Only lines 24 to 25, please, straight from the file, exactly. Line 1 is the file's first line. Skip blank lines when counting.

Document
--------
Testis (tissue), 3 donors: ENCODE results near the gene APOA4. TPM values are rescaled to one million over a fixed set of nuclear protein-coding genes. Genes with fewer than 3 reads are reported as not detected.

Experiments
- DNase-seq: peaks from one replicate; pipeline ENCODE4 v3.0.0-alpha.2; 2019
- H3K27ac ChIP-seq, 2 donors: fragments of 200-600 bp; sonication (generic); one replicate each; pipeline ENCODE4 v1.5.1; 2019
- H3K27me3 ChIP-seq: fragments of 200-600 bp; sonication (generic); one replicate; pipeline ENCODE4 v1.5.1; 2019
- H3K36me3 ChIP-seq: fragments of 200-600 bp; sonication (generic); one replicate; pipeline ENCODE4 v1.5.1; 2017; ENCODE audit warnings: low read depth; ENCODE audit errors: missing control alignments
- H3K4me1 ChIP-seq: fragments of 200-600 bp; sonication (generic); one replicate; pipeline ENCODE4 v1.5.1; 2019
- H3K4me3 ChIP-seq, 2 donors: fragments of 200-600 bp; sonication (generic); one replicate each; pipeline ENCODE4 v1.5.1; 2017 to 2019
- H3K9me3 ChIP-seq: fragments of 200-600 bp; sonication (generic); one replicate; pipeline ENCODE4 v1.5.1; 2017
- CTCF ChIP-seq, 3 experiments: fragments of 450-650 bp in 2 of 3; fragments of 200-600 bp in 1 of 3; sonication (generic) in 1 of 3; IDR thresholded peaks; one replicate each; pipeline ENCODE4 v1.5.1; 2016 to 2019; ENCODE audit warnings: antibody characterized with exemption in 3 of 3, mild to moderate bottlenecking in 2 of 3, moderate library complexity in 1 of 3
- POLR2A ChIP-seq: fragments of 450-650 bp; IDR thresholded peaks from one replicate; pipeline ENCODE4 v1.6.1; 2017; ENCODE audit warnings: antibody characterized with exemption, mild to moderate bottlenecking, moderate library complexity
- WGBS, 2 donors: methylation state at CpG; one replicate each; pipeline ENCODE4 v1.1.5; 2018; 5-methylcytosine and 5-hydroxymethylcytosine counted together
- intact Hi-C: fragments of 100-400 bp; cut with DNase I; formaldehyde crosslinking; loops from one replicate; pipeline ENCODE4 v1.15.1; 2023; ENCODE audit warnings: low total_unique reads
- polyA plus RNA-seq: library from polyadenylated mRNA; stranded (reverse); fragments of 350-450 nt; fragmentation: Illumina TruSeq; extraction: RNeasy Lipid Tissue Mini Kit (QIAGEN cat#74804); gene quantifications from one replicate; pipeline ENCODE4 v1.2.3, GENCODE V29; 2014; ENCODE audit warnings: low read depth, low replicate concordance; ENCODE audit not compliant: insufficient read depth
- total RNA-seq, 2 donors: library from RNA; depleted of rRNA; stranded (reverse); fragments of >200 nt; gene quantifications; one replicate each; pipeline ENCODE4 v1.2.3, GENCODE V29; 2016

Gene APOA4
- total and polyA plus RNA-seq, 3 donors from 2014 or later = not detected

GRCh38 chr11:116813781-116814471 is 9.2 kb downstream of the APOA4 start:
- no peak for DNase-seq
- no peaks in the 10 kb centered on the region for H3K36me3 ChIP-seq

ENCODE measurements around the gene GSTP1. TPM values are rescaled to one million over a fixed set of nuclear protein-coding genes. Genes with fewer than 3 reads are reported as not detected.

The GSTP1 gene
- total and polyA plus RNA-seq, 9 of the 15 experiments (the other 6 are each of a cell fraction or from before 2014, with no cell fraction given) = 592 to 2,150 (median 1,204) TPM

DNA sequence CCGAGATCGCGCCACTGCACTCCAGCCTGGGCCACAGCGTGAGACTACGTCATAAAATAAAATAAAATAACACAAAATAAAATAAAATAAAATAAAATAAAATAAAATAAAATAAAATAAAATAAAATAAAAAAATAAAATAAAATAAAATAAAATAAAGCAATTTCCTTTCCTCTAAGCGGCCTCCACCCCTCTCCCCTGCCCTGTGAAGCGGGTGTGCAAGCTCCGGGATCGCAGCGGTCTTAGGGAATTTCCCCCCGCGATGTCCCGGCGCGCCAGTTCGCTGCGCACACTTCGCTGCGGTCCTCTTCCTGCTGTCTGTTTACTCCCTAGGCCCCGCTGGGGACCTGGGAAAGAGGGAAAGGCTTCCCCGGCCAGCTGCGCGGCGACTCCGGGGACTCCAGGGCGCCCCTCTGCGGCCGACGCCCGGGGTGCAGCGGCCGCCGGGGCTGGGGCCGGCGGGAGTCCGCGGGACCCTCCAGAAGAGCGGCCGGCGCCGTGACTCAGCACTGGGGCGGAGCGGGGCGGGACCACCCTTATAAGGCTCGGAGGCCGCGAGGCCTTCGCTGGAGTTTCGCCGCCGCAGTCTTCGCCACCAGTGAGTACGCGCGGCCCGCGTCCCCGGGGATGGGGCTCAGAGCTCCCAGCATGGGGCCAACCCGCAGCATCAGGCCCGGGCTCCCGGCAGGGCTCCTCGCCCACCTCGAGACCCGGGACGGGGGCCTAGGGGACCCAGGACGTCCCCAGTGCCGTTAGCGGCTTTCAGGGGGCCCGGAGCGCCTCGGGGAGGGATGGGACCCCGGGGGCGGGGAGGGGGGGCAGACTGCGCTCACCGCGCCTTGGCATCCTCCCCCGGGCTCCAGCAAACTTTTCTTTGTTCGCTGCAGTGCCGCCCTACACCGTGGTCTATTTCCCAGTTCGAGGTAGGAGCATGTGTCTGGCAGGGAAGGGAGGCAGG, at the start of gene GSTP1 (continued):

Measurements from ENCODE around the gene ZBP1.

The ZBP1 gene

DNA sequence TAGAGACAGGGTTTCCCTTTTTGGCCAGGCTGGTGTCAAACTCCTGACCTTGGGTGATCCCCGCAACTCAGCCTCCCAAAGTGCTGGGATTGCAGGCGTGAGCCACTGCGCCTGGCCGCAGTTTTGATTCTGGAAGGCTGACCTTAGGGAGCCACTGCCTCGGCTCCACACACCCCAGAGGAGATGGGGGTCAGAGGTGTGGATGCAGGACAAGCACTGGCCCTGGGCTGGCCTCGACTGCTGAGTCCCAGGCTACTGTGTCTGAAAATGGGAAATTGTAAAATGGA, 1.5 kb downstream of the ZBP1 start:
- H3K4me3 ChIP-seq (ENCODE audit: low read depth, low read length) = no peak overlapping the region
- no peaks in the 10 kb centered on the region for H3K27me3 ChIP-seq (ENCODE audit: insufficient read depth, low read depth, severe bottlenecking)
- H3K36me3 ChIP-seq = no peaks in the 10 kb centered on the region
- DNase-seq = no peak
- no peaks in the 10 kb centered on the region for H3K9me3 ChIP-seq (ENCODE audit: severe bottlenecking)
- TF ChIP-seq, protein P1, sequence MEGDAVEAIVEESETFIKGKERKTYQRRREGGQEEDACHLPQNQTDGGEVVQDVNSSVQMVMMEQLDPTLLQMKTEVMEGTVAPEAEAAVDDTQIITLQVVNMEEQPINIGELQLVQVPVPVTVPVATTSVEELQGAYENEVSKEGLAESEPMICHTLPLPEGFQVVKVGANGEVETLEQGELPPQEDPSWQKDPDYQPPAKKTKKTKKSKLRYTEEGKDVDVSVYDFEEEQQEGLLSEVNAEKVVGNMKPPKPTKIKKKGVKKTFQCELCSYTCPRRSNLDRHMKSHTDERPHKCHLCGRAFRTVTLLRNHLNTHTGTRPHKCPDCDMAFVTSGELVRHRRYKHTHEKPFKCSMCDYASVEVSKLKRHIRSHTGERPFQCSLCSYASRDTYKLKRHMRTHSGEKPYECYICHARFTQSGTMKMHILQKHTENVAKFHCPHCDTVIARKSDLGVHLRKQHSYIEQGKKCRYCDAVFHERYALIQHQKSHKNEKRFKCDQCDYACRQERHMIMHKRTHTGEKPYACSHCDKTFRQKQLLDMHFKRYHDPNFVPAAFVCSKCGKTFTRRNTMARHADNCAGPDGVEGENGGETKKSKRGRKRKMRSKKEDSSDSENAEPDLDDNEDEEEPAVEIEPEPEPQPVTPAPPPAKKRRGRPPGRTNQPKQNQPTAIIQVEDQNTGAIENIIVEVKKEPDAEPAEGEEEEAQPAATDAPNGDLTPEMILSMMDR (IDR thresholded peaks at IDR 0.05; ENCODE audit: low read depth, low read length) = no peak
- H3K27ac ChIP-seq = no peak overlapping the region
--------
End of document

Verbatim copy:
DNA sequence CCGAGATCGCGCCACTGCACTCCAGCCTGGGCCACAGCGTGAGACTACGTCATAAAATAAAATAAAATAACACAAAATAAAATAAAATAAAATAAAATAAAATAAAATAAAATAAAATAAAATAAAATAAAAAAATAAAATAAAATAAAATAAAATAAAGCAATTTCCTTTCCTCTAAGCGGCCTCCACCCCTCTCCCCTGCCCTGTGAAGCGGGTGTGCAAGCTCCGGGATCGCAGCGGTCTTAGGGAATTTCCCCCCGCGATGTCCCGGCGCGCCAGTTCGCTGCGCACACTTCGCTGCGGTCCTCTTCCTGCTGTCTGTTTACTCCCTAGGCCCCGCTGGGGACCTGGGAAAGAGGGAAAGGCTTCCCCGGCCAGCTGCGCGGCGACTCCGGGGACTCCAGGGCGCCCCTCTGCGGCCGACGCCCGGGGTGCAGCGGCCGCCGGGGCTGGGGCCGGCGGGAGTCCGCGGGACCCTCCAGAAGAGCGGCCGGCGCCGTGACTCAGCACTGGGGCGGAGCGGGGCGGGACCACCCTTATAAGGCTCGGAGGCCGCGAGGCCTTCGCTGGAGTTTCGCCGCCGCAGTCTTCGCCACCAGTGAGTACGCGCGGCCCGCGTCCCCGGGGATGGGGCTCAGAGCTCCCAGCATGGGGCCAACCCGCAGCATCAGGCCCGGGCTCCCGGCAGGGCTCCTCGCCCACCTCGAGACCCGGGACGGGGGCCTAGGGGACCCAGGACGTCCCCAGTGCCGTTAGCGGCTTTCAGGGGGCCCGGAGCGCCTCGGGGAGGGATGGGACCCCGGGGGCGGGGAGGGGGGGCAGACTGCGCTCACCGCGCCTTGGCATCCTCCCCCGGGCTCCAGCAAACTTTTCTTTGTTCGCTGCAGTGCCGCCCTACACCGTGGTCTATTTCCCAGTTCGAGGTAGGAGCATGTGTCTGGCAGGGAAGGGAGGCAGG, at the start of gene GSTP1 (continued):

Measurements from ENCODE around the gene ZBP1.